Trump has stood by the tariffs, despite resistance from his fellow Republicans and other countries, which have vowed to respond with levies of their own, and on Thursday, Trump pressed ahead with the imposition of 25 percent tariffs on steel imports and 10 percent for aluminum. But he exempted Canada and Mexico, backtracking from earlier pledges of tariffs on all countries, while other countries can apply for exemptions.
The announcement was viewed by investors as a watered-down version of the initial plans, to be used potentially as leverage involving NAFTA and other agreements. But investors still worried about whether this would be the first salvo in a broader trade conflict that could prompt retaliation.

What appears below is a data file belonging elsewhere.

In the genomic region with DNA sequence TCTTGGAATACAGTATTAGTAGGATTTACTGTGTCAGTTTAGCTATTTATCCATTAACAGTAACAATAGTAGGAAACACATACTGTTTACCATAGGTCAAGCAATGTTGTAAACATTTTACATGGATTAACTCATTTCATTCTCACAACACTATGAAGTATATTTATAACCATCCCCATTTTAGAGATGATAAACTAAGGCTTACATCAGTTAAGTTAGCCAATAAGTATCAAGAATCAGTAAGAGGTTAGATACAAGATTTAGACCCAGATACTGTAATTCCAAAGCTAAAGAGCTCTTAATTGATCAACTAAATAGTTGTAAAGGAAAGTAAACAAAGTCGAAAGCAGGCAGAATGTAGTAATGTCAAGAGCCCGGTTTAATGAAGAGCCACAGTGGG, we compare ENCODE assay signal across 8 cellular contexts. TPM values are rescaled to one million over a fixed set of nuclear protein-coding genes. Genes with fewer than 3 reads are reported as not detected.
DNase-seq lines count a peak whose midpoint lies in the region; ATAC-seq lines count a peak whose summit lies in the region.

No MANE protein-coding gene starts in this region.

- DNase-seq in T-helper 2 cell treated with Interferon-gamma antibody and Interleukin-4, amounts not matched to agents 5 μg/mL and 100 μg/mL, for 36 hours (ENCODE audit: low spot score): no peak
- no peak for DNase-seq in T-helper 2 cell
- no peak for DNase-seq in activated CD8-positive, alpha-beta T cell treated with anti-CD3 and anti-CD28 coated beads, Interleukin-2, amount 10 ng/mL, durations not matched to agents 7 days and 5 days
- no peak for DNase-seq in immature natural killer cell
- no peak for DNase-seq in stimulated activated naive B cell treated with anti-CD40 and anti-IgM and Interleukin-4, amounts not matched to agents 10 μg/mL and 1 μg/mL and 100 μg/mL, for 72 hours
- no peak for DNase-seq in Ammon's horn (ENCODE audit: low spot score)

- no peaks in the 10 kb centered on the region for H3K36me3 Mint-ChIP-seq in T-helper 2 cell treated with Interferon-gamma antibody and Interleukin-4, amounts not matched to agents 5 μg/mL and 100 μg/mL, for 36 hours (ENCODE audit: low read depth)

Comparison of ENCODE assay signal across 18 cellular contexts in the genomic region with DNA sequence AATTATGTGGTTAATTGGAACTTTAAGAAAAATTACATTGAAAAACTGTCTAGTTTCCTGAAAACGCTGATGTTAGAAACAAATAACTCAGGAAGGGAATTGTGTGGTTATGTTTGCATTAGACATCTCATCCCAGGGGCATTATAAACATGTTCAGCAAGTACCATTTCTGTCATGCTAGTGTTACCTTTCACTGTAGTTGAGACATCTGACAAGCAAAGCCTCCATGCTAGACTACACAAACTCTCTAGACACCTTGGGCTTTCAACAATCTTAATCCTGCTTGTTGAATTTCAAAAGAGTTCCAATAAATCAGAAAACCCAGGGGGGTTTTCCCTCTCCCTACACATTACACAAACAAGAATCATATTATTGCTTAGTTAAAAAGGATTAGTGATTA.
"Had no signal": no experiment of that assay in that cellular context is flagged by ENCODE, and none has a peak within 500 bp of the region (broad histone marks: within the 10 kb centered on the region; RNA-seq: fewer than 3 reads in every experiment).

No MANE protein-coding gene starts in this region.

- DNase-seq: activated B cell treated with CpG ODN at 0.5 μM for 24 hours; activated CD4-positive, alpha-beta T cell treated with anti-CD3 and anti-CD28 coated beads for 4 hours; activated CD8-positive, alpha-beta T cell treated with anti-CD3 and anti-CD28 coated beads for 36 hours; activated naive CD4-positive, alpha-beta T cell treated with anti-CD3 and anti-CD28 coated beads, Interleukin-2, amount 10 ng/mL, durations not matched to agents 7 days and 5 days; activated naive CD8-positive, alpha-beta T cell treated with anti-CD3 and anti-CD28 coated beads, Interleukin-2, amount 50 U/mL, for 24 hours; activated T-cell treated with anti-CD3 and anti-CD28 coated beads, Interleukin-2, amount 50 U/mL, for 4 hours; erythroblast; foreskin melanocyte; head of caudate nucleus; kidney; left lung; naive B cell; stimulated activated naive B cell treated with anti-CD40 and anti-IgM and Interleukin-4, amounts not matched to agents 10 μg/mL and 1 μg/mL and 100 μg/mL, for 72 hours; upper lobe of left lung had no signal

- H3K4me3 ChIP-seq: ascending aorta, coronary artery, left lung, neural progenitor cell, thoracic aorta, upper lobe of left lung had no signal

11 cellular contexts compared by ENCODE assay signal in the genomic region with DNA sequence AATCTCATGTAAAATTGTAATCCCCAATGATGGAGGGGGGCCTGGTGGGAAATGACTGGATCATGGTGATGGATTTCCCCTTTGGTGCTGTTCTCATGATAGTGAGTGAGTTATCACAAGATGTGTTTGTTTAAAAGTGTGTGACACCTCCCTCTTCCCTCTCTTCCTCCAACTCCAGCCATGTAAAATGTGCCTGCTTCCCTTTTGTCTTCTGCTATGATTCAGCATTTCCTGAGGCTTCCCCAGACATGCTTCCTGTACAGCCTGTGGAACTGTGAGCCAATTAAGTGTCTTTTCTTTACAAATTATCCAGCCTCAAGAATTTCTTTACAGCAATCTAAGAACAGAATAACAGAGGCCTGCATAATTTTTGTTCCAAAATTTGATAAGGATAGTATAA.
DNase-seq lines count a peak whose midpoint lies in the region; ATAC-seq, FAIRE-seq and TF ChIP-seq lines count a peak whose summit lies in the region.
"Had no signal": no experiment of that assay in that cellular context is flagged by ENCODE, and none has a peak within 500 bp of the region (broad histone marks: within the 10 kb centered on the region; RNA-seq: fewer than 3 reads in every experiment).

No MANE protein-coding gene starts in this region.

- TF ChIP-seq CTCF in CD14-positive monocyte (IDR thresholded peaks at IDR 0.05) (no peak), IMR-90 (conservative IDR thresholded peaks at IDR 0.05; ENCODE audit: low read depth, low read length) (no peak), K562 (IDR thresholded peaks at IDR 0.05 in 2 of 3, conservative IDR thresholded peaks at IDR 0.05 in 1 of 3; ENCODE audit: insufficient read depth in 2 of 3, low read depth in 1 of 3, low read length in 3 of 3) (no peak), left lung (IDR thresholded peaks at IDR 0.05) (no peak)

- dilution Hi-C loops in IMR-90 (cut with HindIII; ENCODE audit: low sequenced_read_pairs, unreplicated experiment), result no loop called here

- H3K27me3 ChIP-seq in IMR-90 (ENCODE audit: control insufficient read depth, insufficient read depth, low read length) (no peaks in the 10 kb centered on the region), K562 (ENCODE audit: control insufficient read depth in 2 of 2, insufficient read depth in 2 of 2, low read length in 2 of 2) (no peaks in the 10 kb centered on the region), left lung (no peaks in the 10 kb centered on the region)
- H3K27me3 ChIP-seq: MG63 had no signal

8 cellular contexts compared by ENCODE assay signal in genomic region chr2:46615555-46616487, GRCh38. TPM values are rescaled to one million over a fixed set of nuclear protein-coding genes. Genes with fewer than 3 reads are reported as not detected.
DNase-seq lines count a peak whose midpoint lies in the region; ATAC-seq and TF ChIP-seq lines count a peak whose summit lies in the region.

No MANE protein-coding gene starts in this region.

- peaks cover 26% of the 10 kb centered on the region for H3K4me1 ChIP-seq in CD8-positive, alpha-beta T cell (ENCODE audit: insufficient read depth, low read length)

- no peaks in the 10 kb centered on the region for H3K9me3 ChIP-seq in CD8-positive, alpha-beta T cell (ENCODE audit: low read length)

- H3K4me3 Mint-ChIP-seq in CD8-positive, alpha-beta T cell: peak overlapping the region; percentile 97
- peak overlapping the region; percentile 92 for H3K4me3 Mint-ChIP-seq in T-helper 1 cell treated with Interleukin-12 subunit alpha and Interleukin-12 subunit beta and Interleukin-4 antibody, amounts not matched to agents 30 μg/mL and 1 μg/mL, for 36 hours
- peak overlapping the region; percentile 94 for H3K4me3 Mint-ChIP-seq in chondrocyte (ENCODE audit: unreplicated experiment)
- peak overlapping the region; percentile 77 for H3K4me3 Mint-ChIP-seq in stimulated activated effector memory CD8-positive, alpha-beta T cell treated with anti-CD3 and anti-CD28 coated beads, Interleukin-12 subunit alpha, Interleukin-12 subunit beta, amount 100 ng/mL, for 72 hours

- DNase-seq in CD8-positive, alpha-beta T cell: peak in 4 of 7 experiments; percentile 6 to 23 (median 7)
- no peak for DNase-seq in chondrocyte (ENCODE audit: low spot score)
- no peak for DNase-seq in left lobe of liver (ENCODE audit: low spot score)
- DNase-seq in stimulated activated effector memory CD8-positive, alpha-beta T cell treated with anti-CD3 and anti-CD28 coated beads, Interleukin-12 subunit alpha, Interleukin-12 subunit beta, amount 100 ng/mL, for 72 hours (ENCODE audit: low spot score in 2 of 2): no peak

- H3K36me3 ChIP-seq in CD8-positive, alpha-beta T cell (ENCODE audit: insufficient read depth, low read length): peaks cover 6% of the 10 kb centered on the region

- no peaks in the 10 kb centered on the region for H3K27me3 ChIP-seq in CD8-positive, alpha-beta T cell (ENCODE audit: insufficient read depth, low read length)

“It is good news to see Canada and Mexico carve out. It is also good news to see some flexibility on others,” said David Kotok, chairman and chief investment officer with Cumberland Advisors in Sarasota, Florida. “The whole theme of tariffs, quotas, barriers is still troubling. No one wins in a trade war.”
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